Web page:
The GCSE course consists of two sections. Students participate in a number of teacher-assessed performance projects over the course, the marks awarded for two of these are submitted to the exam board and account for 60% of the total marks. A 1-½ hour written exam is taken at the end of the course, where students respond to questions on a piece of practical work they have undertaken during the course and on a live theatre production they have seen and studied – the exam accounts for 40% of the total marks.
A-level Drama & Theatre Studies enables students to develop strong practical performance skills and an equally strong intellectual appreciation of how theatre has developed in relation to its wider cultural, social and historical contexts. The course consists of four assessed units, these are supported by a range of additional research and performance projects designed to widen students’ awareness of the field.
At AS level, students study two contrasting playtexts and explore them from the perspectives of a number of key theatre practitioners (such as Stanislavski, Brecht, Antonin Artaud and Edward Gordon Craig). A number of theatre visits are arranged, enabling students to develop their critical appreciation of live theatre. Working under the direction of their teachers, students apply the knowledge gained in Unit 1 to the performance of a monologue or duologue, and in the production of a play. Students can contribute either as performers or designers.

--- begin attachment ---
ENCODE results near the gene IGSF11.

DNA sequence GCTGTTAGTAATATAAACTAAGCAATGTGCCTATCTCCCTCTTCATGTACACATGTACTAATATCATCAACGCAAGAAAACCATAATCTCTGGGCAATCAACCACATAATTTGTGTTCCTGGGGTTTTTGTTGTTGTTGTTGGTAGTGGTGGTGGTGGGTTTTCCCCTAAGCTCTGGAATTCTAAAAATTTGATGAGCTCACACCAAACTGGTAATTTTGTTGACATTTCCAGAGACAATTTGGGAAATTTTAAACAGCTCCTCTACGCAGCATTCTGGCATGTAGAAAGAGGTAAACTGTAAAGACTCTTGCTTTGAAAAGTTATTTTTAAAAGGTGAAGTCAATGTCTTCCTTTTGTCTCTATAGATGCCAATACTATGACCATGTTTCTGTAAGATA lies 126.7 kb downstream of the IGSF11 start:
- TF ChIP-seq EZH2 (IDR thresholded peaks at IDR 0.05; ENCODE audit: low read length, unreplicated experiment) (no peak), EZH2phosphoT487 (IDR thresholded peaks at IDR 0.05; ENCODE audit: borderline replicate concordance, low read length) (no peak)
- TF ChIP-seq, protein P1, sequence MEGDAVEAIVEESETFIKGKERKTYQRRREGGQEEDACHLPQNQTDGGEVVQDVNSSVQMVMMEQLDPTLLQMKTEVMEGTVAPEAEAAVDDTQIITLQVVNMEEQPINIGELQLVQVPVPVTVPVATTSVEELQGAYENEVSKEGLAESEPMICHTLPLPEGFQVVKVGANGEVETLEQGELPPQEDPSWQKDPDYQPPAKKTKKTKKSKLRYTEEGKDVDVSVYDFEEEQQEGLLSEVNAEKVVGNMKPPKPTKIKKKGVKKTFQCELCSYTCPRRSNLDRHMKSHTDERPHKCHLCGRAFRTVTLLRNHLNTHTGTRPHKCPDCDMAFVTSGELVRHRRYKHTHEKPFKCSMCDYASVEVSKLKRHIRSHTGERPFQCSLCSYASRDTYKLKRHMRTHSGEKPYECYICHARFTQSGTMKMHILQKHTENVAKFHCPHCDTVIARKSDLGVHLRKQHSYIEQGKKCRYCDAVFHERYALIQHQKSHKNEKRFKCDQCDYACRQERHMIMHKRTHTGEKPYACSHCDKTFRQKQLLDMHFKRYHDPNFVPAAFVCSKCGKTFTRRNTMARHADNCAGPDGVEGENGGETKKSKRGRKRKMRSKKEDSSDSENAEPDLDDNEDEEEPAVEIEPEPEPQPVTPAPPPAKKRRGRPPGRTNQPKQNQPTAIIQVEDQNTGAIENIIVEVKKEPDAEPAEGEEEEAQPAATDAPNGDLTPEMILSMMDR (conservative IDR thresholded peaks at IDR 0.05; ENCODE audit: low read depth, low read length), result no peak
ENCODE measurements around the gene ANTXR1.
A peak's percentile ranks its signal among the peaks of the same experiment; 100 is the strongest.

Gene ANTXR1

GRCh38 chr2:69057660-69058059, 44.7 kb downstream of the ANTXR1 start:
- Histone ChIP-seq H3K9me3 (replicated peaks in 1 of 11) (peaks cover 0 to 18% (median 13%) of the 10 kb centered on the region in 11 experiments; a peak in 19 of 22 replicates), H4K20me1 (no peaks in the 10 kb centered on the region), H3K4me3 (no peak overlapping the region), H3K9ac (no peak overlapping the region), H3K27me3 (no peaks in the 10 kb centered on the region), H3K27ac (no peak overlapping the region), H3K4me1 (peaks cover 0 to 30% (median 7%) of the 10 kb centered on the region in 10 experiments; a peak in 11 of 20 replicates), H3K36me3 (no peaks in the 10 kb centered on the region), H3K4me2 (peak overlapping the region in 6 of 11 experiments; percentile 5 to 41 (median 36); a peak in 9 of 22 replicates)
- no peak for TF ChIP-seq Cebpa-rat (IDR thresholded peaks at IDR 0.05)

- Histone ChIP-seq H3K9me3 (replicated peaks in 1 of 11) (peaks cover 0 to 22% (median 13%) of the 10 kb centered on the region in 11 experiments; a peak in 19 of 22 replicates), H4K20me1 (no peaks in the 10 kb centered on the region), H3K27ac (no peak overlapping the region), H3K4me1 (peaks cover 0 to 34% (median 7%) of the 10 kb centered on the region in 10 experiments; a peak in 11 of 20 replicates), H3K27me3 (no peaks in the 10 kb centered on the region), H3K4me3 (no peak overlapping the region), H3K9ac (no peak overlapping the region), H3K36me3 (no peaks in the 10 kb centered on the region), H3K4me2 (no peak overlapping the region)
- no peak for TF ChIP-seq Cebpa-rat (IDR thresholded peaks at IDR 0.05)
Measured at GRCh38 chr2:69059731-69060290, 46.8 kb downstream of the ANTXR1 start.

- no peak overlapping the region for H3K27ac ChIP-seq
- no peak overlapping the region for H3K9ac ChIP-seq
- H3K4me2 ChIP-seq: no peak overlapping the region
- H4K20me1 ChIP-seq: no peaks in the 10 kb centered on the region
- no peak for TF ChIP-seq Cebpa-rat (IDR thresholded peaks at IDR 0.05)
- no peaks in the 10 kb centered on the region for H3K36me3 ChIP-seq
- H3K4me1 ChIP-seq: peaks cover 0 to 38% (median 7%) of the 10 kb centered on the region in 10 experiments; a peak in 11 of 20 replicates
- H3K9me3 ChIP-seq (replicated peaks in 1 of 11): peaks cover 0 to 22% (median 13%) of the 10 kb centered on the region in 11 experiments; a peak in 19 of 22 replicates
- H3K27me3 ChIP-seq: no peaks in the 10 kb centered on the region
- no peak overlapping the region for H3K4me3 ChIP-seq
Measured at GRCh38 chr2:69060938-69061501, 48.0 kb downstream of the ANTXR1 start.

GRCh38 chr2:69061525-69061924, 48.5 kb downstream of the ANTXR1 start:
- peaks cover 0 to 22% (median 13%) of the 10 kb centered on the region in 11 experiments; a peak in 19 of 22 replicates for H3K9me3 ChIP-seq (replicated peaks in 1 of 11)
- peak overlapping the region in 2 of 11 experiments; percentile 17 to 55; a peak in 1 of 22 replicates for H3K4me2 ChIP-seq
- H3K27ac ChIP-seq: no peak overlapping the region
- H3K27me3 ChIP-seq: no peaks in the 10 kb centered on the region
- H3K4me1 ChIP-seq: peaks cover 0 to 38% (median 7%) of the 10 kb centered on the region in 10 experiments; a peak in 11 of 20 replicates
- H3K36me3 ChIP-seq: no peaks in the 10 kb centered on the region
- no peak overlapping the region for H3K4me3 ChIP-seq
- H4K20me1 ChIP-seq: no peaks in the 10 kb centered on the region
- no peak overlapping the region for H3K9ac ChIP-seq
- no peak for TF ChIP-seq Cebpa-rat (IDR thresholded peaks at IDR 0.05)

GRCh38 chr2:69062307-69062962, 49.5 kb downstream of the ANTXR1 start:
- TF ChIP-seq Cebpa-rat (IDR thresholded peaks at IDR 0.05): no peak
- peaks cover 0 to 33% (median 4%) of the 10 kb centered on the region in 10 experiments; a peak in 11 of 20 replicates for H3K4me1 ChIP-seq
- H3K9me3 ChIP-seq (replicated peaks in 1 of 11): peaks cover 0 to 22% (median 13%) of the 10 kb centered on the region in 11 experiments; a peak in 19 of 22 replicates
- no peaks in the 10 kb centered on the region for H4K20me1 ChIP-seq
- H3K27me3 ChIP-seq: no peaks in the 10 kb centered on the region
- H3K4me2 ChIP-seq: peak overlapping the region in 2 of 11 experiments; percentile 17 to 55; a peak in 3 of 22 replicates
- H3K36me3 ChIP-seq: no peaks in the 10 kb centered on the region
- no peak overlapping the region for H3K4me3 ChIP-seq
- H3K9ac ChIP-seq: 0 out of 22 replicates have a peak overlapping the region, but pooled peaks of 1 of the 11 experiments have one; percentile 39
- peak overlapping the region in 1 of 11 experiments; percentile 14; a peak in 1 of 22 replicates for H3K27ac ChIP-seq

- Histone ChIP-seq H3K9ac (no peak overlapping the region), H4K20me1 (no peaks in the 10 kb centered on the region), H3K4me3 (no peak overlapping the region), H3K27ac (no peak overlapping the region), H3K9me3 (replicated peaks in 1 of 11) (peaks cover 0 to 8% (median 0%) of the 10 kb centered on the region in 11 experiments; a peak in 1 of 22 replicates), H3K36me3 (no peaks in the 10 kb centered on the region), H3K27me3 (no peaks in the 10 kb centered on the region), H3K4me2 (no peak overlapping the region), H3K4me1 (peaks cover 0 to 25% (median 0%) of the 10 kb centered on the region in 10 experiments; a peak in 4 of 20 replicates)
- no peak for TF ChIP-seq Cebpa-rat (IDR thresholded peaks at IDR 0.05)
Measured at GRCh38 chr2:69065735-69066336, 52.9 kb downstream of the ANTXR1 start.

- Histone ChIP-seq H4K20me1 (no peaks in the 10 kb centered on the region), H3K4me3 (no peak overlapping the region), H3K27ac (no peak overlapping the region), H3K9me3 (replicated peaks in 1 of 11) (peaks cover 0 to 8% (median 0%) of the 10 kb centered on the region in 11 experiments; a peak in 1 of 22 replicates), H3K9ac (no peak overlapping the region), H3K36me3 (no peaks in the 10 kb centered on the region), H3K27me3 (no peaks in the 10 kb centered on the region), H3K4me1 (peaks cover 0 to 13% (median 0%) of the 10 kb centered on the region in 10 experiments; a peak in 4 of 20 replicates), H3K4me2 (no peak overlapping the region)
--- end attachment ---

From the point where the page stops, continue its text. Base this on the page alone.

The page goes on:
At A2 level, students work collaboratively in the preparation and production of an original piece of theatre. Students can contribute as performers, designers and/or directors. The course culminates in a 2½ hour written exam requiring students to approach a set play from the perspective of a director and to develop their own ideas for its rehearsal and performance. Students also study and attend a live performance of a play by Shakespeare or one of his contemporaries, in the exam they will compare the performance they have seen to how the play would have been staged and understood in its original contexts.
Outside the Curriculum
Bootham has a long history of successful and innovative productions, students from across the school are encouraged to audition as actors or to join those who contribute as designers or in a technical or support capacity (e.g. front-of-house, stage management, publicity, etc.).
Guidance and coaching is always available for those seeking entrance to drama colleges, university drama departments and organisations such as the National Youth Theatre and the National Youth Music Theatre.
LAMDA classes provide a relaxed and positive atmosphere in which students can develop a wide range of skills. Through improvisation, games, drama exercises and text exploration students are able to develop performance skills directed towards entering the LAMDA graded exams. The preparation towards the exams also provides an opportunity for students to develop other key skills; communication skills (in the broadest terms), self-confidence, imagination and social and group work skills.